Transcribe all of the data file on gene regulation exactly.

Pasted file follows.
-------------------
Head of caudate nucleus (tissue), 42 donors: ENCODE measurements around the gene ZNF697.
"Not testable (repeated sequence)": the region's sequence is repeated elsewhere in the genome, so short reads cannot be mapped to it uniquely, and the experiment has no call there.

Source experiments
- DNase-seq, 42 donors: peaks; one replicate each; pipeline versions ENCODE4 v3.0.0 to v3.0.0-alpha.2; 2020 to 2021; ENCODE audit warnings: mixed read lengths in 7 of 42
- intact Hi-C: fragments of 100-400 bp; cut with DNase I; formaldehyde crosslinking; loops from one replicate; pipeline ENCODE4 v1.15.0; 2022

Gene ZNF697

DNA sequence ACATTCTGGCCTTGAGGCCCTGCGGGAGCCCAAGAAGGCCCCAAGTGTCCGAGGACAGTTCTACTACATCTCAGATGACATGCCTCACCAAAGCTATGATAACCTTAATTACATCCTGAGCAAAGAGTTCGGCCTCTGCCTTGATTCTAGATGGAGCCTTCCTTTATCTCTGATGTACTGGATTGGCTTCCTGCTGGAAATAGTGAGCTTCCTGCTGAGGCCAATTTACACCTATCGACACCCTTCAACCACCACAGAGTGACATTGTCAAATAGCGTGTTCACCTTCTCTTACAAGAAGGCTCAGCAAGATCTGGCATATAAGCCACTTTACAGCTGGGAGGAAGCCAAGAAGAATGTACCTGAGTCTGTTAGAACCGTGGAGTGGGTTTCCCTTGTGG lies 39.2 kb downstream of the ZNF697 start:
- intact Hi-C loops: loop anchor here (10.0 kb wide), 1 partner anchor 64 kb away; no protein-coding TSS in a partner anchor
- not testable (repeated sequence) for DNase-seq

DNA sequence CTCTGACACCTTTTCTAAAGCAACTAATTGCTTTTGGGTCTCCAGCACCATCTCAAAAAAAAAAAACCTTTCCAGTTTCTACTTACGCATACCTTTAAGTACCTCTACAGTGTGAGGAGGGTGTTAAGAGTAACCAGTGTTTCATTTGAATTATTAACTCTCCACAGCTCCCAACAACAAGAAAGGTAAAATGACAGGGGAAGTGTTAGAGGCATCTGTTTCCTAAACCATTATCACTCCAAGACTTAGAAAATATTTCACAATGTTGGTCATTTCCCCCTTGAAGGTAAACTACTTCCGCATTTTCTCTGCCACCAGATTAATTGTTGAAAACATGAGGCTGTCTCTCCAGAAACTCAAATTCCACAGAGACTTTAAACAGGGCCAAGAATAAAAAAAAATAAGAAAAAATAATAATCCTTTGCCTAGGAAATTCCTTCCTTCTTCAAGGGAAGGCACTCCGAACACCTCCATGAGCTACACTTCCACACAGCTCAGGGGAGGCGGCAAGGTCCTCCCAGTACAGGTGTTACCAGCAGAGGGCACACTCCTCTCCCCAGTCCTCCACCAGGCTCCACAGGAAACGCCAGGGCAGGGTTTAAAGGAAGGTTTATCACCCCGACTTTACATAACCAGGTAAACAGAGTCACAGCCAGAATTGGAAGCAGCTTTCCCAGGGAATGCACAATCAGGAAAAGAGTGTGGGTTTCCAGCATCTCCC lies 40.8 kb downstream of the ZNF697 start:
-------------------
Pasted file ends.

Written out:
Head of caudate nucleus (tissue), 42 donors: ENCODE measurements around the gene ZNF697.
"Not testable (repeated sequence)": the region's sequence is repeated elsewhere in the genome, so short reads cannot be mapped to it uniquely, and the experiment has no call there.

Source experiments
- DNase-seq, 42 donors: peaks; one replicate each; pipeline versions ENCODE4 v3.0.0 to v3.0.0-alpha.2; 2020 to 2021; ENCODE audit warnings: mixed read lengths in 7 of 42
- intact Hi-C: fragments of 100-400 bp; cut with DNase I; formaldehyde crosslinking; loops from one replicate; pipeline ENCODE4 v1.15.0; 2022

Gene ZNF697

DNA sequence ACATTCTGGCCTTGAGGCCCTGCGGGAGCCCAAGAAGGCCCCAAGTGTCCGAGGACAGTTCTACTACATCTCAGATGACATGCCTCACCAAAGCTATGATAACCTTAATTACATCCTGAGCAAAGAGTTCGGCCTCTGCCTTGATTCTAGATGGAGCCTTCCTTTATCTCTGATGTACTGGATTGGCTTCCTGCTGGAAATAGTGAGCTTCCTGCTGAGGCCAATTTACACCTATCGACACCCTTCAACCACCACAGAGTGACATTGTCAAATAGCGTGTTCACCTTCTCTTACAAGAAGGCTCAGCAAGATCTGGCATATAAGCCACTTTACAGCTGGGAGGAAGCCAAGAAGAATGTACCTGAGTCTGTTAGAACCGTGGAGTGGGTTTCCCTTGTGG lies 39.2 kb downstream of the ZNF697 start:
- intact Hi-C loops: loop anchor here (10.0 kb wide), 1 partner anchor 64 kb away; no protein-coding TSS in a partner anchor
- not testable (repeated sequence) for DNase-seq

DNA sequence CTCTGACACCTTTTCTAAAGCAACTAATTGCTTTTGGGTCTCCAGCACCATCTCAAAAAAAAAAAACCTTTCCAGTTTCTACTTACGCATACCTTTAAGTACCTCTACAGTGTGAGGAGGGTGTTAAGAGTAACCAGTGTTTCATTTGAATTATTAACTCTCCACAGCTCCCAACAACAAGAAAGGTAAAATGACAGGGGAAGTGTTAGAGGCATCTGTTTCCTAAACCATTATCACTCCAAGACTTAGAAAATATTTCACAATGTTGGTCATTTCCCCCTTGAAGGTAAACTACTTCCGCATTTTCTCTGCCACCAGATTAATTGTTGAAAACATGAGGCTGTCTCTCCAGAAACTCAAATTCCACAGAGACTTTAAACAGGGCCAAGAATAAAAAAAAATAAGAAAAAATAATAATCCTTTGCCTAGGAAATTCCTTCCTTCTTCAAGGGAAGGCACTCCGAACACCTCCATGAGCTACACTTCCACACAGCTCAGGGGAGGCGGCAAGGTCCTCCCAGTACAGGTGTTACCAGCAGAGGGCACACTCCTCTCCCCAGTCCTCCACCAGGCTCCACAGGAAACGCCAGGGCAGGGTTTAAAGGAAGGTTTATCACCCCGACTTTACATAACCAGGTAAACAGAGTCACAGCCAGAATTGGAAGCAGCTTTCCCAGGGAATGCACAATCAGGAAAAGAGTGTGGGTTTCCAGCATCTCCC lies 40.8 kb downstream of the ZNF697 start: